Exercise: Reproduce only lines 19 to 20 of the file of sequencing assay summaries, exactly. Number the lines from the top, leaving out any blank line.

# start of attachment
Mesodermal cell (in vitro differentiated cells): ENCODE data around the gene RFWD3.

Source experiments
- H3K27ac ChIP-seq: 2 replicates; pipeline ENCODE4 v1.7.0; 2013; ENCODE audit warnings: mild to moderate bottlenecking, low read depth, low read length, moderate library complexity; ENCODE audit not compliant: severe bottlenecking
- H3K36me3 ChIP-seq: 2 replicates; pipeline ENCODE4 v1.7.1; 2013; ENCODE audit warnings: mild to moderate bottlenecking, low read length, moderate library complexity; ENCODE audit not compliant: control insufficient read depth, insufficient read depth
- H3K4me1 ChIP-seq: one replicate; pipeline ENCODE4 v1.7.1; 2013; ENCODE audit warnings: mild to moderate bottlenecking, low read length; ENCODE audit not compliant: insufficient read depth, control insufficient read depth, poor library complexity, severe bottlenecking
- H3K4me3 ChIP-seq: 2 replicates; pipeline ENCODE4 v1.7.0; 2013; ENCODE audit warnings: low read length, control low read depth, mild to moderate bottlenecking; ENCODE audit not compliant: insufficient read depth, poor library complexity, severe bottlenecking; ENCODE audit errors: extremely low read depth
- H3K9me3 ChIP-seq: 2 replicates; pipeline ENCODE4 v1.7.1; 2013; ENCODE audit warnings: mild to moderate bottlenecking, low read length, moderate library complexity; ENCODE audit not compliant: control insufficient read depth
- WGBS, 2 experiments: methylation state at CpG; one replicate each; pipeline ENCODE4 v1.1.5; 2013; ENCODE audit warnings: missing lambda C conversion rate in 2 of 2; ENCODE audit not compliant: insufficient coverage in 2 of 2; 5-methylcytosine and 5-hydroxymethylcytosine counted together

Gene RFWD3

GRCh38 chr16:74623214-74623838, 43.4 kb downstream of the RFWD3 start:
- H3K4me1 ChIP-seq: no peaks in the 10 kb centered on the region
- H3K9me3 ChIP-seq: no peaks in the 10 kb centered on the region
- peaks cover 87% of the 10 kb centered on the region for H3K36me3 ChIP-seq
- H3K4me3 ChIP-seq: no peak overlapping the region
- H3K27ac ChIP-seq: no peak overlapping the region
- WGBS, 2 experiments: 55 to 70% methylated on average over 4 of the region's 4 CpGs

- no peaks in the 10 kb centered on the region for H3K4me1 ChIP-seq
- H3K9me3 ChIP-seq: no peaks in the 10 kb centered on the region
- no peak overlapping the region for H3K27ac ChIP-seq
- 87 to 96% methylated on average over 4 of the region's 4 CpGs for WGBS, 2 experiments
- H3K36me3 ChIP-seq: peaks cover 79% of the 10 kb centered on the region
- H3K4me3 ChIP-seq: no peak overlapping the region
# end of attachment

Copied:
- no peak overlapping the region for H3K27ac ChIP-seq
- 87 to 96% methylated on average over 4 of the region's 4 CpGs for WGBS, 2 experiments